quite how this should be implemented in phonological theory remains contentious.
Abstracts would be welcome which connect in any way with the issues that arise
from a consideration of the role of contrast (and of contrasts of different
types) in phonology.
Some relevant questions are (in part adapted from the material written by
B. Elan Dresher and Keren Rice, and available here:
- How should the role of contrast be conceived in phonology? How should it be
- Is there a relation between the amount of segmental complexity a system allows
and the number and nature of contrasts it has?
- Which features and contrasts are marked and which are unmarked, and what
diagnostics should we use to decide this question?
- Do noncontrastive features play any role in the phonology of a language?
Abstracts are now invited for this session. They should be submitted in the same
way as abstracts for the general sessions, but should be clearly marked that
they are intended for this special themed session.
Call for papers for the workshop at the 2007 LAGB meeting on 'Syntactic
Microvariation in Dialects of English', organised by Marika Lekakou and Karen
In the recent past the study of dialect syntax has received renewed interest
from different perspectives (sociolinguistics, theoretical linguistics, language
typology, traditional dialectology, historical linguistics). Particularly
exciting is the recent development of extended co-operation among scholars
within these fields, which has led to a more interdisciplinary approach to the
study of the syntactic properties of dialects. This new development is reflected
in, among other things, the contributions in Cornips and Corrigan (eds), Syntax
and Variation: Reconciling the Biological and the Social. Amsterdam: John
Concomitantly, a number of dialect syntax projects have already been launched or
even completed across Europe, which have the property of combining different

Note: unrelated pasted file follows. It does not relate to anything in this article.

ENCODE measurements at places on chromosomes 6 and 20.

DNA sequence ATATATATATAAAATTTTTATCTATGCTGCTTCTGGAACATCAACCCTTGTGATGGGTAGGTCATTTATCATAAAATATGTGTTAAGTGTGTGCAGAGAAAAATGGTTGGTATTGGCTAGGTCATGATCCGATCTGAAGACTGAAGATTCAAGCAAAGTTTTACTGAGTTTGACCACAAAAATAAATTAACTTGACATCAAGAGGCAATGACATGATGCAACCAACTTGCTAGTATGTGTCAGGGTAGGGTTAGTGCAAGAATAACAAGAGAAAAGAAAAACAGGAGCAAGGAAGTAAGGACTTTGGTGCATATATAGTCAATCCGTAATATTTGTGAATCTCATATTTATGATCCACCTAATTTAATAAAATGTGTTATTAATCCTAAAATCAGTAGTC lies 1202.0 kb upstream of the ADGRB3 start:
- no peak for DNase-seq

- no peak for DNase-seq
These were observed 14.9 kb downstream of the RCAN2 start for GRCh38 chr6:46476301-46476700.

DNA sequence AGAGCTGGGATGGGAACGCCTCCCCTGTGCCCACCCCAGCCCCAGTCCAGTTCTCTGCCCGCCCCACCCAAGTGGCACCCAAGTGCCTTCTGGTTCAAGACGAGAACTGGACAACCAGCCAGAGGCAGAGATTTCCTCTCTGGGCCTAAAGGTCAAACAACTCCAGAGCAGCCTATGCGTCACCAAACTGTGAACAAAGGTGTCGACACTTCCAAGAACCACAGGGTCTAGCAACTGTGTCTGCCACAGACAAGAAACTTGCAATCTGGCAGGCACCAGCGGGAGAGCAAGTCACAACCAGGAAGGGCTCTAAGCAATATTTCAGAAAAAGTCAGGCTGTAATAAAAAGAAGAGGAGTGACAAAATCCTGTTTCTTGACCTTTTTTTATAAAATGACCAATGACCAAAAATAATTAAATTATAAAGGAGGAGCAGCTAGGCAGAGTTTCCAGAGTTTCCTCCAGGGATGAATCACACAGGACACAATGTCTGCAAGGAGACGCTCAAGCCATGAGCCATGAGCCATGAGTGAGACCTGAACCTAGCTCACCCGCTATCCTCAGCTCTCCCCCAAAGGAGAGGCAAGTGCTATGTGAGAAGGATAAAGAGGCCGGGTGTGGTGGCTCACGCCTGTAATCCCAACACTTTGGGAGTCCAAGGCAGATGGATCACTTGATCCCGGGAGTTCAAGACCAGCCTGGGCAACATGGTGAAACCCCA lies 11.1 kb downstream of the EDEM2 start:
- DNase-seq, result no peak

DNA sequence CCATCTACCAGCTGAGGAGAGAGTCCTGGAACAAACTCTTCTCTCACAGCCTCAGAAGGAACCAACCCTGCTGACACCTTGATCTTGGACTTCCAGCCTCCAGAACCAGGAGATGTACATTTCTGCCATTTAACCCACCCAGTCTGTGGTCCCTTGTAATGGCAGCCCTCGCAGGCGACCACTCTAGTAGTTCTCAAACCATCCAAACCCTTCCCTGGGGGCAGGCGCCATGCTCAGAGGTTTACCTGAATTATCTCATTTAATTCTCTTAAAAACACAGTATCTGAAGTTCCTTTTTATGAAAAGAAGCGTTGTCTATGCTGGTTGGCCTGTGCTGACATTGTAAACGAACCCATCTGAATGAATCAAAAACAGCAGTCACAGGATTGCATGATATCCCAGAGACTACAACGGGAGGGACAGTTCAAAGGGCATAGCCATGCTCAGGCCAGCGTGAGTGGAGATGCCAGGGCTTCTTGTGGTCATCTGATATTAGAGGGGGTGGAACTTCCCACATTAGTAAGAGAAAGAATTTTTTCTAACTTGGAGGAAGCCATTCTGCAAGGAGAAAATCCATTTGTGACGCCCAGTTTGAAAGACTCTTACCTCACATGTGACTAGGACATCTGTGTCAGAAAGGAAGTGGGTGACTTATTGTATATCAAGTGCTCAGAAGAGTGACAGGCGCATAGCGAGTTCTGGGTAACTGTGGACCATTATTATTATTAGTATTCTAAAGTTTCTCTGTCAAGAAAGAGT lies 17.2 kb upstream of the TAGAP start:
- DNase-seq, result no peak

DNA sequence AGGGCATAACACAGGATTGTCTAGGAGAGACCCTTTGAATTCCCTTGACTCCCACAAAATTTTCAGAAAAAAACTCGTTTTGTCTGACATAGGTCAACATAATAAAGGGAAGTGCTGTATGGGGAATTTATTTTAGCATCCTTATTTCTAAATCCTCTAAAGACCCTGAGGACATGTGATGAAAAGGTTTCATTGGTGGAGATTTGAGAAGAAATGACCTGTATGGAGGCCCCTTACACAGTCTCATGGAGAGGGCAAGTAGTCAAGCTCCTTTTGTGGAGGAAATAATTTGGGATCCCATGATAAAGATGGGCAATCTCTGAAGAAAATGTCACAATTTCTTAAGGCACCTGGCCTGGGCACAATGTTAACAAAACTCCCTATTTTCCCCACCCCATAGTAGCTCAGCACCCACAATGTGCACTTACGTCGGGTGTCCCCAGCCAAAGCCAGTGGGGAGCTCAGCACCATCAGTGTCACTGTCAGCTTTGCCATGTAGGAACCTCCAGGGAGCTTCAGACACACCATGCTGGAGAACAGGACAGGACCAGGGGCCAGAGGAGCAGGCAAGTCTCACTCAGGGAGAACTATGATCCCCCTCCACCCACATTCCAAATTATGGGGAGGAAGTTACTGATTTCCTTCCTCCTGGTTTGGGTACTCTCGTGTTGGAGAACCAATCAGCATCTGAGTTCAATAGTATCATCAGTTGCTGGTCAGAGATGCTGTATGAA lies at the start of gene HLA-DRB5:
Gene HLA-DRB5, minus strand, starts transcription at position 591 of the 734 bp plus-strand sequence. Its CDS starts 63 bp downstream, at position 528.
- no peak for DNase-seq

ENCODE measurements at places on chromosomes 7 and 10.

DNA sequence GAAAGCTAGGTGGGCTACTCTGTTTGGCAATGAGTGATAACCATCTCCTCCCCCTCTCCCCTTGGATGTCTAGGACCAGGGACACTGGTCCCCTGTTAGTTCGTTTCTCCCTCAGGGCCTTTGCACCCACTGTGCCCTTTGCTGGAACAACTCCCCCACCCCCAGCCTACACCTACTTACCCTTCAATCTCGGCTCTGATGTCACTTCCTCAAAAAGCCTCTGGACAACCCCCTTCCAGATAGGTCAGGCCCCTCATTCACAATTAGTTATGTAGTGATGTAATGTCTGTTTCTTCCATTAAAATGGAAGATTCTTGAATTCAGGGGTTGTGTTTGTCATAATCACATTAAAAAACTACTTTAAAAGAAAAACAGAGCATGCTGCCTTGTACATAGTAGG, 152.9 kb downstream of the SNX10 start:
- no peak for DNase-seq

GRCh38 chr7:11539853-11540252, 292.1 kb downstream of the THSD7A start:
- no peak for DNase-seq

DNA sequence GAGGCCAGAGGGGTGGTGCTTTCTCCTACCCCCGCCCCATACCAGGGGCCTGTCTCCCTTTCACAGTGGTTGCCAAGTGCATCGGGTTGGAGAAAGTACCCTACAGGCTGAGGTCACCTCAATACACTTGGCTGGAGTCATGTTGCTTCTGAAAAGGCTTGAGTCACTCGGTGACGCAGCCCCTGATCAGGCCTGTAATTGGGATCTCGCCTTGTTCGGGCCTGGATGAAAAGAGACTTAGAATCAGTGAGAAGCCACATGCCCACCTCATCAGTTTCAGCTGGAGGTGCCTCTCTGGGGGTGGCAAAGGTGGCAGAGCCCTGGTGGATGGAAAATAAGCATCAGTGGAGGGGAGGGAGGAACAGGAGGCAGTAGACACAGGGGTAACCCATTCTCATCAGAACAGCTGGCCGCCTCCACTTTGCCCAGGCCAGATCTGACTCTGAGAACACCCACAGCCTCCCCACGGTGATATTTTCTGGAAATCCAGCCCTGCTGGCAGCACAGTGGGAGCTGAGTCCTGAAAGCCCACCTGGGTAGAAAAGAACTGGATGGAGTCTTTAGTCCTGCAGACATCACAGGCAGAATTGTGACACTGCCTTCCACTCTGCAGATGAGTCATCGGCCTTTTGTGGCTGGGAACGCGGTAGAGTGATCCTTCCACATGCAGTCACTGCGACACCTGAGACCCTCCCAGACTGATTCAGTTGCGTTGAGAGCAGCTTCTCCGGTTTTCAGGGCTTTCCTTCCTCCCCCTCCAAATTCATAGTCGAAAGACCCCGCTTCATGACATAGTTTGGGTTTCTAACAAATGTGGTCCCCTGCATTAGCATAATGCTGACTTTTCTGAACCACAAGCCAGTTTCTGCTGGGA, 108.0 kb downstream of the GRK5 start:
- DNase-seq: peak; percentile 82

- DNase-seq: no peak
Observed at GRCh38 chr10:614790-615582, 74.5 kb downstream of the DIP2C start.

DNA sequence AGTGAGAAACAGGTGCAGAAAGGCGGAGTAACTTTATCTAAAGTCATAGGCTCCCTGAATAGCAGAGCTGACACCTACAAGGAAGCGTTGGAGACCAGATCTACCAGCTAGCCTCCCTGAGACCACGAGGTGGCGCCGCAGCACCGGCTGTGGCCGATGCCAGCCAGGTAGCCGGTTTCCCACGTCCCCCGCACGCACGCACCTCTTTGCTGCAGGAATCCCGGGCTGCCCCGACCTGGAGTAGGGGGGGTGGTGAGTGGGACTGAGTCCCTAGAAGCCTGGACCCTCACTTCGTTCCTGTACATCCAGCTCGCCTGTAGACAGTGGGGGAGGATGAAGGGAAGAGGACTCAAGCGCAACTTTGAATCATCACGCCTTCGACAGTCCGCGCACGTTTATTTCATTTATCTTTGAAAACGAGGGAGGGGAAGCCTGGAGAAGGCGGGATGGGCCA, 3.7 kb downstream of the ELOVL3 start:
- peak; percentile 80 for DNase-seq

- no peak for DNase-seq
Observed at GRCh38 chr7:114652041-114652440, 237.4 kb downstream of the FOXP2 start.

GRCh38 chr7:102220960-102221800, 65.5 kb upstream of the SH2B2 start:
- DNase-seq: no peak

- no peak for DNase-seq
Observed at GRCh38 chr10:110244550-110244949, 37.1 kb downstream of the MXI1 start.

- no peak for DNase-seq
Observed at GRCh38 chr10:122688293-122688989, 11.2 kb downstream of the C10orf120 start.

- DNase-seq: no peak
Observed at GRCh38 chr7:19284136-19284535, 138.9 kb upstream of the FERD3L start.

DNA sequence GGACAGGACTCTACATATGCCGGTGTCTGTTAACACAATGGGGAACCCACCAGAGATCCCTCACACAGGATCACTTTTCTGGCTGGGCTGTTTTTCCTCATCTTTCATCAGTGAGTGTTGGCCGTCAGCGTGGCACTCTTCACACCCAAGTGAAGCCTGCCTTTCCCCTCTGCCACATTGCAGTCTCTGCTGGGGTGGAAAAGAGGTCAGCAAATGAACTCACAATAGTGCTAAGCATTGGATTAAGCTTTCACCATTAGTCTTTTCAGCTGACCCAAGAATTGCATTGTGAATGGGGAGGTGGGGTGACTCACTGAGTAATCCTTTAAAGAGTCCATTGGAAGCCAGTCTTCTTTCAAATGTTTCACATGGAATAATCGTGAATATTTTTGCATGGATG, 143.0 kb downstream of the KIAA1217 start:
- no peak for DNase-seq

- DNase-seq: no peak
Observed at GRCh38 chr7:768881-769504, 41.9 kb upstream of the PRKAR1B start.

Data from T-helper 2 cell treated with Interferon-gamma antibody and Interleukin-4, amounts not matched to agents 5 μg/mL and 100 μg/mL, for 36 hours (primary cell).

theoretical backgrounds (for example, theoretical linguistics employing
sociolinguistically informed methodology of data collection). Examples of this
European tendency can be found in for instance Italy (ASIS,
http://asis-cnr.unipd.it/index.en.html), Portugal (CORDIAL-SIN,
Scandinavia (ScanDiaSyn, http://uit.no/scandiasyn/?Language=en), and the
Netherlands and Belgium (SAND, www.meertens.nl/sand). The Netherlands is also
the home of the currently running ESF-funded Edisyn project
(www.meertens.nl/projecten/edisyn). The Edisyn aspires to set up, extend and
develop cooperation among dialect syntax projects in Europe, thus yielding a
European network of dialect syntacticians that use similar standards with
respect to methodology of data collection, data storage and annotation, data
retrieval and cartography.
Currently, existing dialectal variation in varieties of English has not been
explored in a systematic way, in the sense that a large-scale dialect syntax
project has not yet been undertaken (the FRED project
(http://www.anglistik.uni-freiburg.de/institut/lskortmann/) which ran at the
University of Freiburg has resulted in a corpus of dialect data from previous
generations). We aim to host a workshop with the aim of bringing together
scholars who are interested in collaboration that will ultimately lead to the
launch of a UK and Ireland branch of the Edisyn project. We therefore invite
contributions on any aspect of the syntax of English dialects.
Abstracts are now invited for this session. They should be submitted in the same
way as abstracts for the general sessions, but should be clearly marked that
they are intended for this workshop.
This year's LAGB meeting overlaps with the second conference of the UK Cognitive
Linguistics Association. If members would like to attend both, the committee
will be sure to take this into account, if necessary, when scheduling talks. If
this is likely to affect you, please indicate this in the message accompanying
Workshop on Features, 1-2 September 2007